The satellite produced images of 190 million square km of fields for mapping, land, mining and water conservancy, ridding the country of its reliance on imports of hi-res satellite images, according to the National Administration of Surveying, Mapping and Geoinformation on Wednesday.
Wang Quan, an official with the administration, said that Ziyuan III has covered all China’s land territory and its mapping precision is higher than that achieved by overseas satellites of the same kind.
The satellite has also offered services to aid the country’s land supervision, land sales, forest-resources survey, geological monitoring, water-resources management, emergency response and navigation map.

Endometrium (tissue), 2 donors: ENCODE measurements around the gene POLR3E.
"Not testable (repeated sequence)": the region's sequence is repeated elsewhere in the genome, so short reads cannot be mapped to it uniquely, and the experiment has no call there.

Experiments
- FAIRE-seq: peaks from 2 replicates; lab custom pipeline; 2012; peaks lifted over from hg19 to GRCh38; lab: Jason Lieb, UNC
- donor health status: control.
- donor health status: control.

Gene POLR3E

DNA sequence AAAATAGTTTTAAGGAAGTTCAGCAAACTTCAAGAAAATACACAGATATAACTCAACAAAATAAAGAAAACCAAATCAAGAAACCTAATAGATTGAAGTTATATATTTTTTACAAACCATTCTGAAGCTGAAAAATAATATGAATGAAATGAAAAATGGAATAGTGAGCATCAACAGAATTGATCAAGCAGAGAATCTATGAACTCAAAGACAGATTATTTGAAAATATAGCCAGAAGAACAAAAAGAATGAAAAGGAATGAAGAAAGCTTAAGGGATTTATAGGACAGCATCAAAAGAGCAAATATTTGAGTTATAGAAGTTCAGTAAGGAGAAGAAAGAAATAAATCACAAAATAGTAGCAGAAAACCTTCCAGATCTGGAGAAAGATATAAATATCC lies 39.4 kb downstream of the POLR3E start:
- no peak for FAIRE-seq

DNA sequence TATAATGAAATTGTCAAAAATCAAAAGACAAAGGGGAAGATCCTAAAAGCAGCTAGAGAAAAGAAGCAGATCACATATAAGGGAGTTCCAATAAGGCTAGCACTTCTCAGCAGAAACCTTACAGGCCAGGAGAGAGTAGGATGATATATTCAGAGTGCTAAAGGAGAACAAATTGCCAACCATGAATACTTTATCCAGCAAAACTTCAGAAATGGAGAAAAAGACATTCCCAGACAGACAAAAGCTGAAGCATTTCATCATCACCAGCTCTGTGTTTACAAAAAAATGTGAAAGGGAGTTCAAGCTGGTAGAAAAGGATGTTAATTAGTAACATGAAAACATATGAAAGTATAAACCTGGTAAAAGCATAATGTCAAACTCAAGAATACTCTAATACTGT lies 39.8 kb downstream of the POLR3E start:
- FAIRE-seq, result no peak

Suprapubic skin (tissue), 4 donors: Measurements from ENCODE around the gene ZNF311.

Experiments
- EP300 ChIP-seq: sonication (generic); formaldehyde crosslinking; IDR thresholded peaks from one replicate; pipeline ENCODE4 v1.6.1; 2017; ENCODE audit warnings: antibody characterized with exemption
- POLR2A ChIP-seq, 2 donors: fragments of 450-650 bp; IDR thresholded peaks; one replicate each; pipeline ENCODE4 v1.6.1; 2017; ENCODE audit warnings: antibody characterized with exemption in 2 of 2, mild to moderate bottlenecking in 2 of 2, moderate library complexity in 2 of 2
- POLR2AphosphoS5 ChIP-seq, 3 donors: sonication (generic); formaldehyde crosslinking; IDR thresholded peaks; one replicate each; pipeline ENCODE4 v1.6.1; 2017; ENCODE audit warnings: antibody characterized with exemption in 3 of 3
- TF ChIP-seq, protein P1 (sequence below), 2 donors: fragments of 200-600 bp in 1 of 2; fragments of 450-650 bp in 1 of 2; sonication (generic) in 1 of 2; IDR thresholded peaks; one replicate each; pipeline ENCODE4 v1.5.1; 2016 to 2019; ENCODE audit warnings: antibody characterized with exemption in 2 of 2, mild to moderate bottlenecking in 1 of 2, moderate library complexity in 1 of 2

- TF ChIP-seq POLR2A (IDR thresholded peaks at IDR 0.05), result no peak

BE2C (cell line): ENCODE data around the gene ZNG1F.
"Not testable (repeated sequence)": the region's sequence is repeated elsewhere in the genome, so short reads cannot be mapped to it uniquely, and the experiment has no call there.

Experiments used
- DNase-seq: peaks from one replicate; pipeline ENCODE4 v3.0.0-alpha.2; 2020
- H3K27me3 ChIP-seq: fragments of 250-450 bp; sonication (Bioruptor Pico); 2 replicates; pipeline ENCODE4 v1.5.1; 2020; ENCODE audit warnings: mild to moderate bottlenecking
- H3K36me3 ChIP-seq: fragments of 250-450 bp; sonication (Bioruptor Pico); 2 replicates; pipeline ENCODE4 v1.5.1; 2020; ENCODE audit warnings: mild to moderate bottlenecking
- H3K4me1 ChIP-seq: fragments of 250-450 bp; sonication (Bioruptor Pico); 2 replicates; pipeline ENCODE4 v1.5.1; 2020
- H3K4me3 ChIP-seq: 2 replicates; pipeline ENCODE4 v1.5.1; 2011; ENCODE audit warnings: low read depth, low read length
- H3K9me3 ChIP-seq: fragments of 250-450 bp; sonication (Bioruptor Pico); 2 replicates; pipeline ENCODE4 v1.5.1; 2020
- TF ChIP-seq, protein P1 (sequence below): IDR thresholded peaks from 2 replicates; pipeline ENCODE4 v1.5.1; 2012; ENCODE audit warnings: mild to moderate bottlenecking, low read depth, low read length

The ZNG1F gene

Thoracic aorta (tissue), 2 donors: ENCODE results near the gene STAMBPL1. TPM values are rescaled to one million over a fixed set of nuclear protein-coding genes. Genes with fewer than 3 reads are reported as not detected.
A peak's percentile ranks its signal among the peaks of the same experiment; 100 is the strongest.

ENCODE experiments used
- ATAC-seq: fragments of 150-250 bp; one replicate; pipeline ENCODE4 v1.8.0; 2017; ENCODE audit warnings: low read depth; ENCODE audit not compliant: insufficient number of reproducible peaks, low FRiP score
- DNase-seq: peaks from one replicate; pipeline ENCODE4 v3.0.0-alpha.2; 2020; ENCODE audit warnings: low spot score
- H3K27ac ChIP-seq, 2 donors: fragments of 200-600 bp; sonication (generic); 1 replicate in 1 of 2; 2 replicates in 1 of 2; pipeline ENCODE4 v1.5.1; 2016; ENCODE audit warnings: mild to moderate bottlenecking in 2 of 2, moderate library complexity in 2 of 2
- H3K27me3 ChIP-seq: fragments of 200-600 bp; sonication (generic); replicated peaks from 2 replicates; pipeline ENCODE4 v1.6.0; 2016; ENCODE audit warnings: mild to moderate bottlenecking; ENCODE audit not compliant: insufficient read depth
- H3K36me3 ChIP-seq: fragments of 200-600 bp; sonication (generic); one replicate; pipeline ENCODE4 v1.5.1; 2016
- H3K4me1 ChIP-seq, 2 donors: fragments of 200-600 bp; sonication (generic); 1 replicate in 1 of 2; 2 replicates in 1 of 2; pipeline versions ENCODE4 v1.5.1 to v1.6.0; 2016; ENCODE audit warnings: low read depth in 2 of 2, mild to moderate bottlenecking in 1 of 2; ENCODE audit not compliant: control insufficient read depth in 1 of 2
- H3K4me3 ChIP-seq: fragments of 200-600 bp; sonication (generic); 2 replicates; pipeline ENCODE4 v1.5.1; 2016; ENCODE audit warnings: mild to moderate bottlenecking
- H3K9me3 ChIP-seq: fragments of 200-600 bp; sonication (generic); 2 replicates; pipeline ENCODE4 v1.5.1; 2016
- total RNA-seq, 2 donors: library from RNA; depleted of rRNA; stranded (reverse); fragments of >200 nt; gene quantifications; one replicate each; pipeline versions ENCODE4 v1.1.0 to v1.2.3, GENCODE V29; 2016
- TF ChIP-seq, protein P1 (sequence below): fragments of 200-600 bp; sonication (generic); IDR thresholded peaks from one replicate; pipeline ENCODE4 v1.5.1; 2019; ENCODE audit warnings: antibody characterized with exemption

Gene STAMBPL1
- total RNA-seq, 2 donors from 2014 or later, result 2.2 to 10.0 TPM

According to the administration, China plans to build a remote-sensing mapping satellite system in 10 to 15 years. Three follow-up mapping satellites are already in the pipeline.
The Ziyuan III 02 satellite is planned to be launched in 2016, allowing the two orbiters to form a network. Another stereo mapping satellite Gaofen-7 is expected to be launched in 2018.